It is a cheap way of obtaining an extreme macro lens though I must admit I havn't done it for a very long time. From memory some lenses were a lot easier to use than others, however I was making my own reversing rings out of scrap lenses etc., which probably didn't help.

Last edited by iveljay : Wednesday 29th February 2012 at 11:44.
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Old Wednesday 29th February 2012, 13:30   #5
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Quote:
Originally Posted by iveljay View Post
The manual aperture can often be provided on auto aperture lenses without this feature with a bit of blu-tac locking the aperture actuator in the closed position.
I don't think this is generally a problem (at least not on any of my Pentax lenses, which are all auto aperture). If they are not mounted on a camera they are always at set aperture rather than fully open.

I should also add it's not necessary to stick to fifties. When I used to do this stuff a 28 was considered pretty ideal so anything between that and 70 is probably going to work pretty well. And if you want to get really close lenses in combination is the way, a reversed 28 in front of a 200 worked well for me.
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Old Thursday 1st March 2012, 16:39   #6
iveljay
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Olympus needs some fiddling with to stop down as they are at full aperture off camera, as are M42, Canon vary, Pentax K derivatives are OK as you say, never owned Nikon so can't comment.

Unfortunately I got rid of all my Pentax film kit over a year ago and just retained the older Olympus set up as it is still functioning perfectly. Some of the Pentax lenses would have been ideal.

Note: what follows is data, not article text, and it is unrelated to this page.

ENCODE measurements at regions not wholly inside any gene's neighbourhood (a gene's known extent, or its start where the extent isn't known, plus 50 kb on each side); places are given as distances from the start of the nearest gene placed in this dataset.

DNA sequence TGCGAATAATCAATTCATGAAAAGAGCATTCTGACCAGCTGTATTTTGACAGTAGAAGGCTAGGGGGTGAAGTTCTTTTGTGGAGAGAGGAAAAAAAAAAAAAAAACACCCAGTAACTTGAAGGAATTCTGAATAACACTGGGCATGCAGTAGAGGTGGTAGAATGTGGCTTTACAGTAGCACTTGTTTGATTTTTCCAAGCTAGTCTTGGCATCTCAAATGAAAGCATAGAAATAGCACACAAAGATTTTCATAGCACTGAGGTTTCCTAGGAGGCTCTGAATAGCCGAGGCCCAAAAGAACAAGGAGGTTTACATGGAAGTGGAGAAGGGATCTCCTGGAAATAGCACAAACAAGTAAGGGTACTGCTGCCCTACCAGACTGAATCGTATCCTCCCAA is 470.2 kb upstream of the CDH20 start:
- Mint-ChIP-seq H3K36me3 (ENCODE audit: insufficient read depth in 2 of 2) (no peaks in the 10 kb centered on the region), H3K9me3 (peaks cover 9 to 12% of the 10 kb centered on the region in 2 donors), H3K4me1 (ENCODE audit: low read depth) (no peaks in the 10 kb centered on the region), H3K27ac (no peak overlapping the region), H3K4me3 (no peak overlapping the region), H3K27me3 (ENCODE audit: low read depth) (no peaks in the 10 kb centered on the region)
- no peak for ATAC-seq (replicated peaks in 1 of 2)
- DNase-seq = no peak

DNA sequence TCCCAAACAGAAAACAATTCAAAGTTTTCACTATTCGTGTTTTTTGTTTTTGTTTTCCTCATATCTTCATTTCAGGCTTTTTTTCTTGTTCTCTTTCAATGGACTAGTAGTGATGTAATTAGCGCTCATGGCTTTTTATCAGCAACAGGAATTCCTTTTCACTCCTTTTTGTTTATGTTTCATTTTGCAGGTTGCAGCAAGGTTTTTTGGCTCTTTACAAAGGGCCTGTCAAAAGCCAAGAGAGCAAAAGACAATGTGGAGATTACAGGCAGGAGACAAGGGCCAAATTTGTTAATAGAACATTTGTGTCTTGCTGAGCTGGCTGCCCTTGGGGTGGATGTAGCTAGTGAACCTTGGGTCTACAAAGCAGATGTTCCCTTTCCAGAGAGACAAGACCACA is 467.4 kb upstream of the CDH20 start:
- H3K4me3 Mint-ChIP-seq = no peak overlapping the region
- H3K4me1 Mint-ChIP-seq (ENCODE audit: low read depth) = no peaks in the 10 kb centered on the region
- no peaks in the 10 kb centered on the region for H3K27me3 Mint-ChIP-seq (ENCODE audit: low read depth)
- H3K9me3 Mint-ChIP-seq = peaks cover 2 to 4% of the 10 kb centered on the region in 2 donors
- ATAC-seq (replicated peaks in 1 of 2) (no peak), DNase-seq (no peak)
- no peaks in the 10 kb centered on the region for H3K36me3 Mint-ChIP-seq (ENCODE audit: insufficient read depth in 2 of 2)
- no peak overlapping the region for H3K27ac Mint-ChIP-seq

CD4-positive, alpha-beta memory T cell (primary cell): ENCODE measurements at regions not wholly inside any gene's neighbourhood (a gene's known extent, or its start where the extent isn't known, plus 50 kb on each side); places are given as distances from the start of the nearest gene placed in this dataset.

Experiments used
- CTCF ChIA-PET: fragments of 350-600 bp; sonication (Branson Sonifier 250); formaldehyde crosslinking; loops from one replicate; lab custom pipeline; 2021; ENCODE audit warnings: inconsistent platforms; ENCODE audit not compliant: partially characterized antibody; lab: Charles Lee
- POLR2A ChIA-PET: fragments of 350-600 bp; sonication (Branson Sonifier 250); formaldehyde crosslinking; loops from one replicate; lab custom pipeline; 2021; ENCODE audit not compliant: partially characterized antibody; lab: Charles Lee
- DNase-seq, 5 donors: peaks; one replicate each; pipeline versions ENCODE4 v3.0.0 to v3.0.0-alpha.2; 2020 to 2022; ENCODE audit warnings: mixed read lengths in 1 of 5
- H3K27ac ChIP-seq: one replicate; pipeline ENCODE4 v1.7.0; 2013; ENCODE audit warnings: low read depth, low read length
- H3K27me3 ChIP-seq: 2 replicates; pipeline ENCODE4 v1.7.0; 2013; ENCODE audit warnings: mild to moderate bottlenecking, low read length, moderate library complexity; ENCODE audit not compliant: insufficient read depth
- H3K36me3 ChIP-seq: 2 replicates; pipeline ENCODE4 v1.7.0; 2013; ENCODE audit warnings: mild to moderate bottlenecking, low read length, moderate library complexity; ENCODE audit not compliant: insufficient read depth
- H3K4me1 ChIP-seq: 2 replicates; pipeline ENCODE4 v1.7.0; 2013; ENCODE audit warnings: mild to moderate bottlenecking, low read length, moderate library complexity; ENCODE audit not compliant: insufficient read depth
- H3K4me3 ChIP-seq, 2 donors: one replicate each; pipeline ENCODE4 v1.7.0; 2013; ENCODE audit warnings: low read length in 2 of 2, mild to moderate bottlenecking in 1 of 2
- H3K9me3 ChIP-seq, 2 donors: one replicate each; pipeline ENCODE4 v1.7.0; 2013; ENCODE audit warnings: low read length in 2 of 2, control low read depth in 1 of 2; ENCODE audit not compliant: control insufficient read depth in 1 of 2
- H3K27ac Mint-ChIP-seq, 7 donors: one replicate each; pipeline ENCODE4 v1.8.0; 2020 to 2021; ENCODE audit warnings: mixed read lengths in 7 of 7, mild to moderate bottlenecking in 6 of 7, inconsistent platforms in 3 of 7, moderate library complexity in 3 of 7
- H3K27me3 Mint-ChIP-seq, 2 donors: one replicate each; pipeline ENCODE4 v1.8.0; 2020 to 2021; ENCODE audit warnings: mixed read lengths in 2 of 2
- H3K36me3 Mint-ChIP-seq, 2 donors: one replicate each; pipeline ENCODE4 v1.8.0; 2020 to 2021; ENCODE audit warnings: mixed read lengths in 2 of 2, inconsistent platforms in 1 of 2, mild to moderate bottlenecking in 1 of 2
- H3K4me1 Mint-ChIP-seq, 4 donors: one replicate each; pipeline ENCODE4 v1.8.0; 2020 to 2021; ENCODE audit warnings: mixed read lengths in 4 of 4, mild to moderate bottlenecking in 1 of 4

As you say a wide lens is good, its just that you used to be more likely to bump into standards in car boot sales attached to ancient Prakticas or Zeniths.
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Old Thursday 1st March 2012, 17:20   #7
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Originally Posted by iveljay View Post
Olympus needs some fiddling with to stop down as they are at full aperture off camera, as are M42, Canon vary, Pentax K derivatives are OK as you say, never owned Nikon so can't comment.

Unfortunately I got rid of all my Pentax film kit over a year ago and just retained the older Olympus set up as it is still functioning perfectly. Some of the Pentax lenses would have been ideal.

As you say a wide lens is good, its just that you used to be more likely to bump into standards in car boot sales attached to ancient Prakticas or Zeniths.
Sorry to hear you parted with the film stuff Ivs. Quality of Olympus-Zuiko speaks for itself too, another classic. Got rid of my more modern film bodies, kept my manual's though. Life is possible without batteries. While Alex is shopping whats available thought Id pass this along... Lot of old tele-converters might be considered useless or even have damaged glass that owners might be willing to part with. Those pieces can have glass removed and used as extension tubes. Had a 2x given to me that now functions as 26mm extension. Only have to ensure correct mount for body,perhaps apeture coupling.